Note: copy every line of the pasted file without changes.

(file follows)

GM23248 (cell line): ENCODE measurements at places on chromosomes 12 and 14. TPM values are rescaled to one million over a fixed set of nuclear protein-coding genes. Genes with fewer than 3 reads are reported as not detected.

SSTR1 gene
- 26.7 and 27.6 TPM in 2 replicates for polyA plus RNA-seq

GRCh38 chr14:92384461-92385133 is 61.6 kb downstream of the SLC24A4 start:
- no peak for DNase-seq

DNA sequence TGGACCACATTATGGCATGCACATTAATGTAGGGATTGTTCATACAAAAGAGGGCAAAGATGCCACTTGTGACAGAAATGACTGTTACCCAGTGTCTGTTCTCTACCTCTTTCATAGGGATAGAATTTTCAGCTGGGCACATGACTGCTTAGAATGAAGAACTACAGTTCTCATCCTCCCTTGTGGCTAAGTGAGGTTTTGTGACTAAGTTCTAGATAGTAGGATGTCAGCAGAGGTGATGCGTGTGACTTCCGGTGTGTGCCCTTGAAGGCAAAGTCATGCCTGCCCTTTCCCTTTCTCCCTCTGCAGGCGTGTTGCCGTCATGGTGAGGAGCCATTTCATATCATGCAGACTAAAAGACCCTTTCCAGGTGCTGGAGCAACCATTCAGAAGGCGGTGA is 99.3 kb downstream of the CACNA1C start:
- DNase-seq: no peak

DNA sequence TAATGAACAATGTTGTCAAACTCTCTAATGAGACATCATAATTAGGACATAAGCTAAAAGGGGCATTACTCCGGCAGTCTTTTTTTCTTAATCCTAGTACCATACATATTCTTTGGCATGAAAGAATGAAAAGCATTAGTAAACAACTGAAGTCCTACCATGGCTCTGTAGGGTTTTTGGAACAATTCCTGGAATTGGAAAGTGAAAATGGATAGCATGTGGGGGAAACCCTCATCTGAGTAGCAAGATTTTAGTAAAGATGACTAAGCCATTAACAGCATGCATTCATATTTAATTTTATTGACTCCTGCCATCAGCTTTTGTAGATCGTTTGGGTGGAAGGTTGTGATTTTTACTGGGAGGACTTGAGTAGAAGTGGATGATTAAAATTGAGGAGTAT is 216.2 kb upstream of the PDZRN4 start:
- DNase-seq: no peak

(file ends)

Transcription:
GM23248 (cell line): ENCODE measurements at places on chromosomes 12 and 14. TPM values are rescaled to one million over a fixed set of nuclear protein-coding genes. Genes with fewer than 3 reads are reported as not detected.

SSTR1 gene
- 26.7 and 27.6 TPM in 2 replicates for polyA plus RNA-seq

GRCh38 chr14:92384461-92385133 is 61.6 kb downstream of the SLC24A4 start:
- no peak for DNase-seq

DNA sequence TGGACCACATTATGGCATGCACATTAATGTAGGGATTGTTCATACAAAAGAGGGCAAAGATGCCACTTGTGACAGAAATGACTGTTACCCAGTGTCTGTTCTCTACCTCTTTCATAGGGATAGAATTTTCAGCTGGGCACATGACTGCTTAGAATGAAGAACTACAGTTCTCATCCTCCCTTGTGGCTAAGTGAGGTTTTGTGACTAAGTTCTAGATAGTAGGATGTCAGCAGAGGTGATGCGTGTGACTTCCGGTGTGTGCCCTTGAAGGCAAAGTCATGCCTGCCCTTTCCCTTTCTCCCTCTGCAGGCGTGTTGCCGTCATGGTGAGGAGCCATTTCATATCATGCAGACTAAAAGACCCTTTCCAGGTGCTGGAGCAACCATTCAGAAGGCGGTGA is 99.3 kb downstream of the CACNA1C start:
- DNase-seq: no peak

DNA sequence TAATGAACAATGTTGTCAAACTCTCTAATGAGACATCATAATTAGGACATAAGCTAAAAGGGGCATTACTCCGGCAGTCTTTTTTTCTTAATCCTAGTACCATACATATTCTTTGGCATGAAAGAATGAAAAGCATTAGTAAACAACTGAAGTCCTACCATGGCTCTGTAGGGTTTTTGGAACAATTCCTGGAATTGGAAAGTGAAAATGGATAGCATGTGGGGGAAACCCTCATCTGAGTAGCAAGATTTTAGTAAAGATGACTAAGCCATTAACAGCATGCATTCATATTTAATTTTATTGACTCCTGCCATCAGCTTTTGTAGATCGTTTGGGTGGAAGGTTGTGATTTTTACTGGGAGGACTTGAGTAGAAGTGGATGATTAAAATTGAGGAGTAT is 216.2 kb upstream of the PDZRN4 start:
- DNase-seq: no peak